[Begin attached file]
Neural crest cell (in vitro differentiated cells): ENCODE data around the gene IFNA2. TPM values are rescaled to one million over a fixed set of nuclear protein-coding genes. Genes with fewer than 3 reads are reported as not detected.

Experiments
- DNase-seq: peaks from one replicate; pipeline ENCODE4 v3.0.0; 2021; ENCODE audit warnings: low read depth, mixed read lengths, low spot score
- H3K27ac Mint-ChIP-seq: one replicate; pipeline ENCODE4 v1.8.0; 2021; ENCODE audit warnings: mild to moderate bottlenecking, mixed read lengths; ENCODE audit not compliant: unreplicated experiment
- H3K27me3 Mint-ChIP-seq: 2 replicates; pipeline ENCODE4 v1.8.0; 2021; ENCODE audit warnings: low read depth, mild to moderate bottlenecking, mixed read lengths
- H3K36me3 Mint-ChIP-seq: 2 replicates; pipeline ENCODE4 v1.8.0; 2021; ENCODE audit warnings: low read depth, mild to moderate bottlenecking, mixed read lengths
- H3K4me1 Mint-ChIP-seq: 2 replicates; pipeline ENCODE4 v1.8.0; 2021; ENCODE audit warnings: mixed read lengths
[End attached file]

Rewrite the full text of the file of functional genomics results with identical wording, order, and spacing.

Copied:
Neural crest cell (in vitro differentiated cells): ENCODE data around the gene IFNA2. TPM values are rescaled to one million over a fixed set of nuclear protein-coding genes. Genes with fewer than 3 reads are reported as not detected.

Experiments
- DNase-seq: peaks from one replicate; pipeline ENCODE4 v3.0.0; 2021; ENCODE audit warnings: low read depth, mixed read lengths, low spot score
- H3K27ac Mint-ChIP-seq: one replicate; pipeline ENCODE4 v1.8.0; 2021; ENCODE audit warnings: mild to moderate bottlenecking, mixed read lengths; ENCODE audit not compliant: unreplicated experiment
- H3K27me3 Mint-ChIP-seq: 2 replicates; pipeline ENCODE4 v1.8.0; 2021; ENCODE audit warnings: low read depth, mild to moderate bottlenecking, mixed read lengths
- H3K36me3 Mint-ChIP-seq: 2 replicates; pipeline ENCODE4 v1.8.0; 2021; ENCODE audit warnings: low read depth, mild to moderate bottlenecking, mixed read lengths
- H3K4me1 Mint-ChIP-seq: 2 replicates; pipeline ENCODE4 v1.8.0; 2021; ENCODE audit warnings: mixed read lengths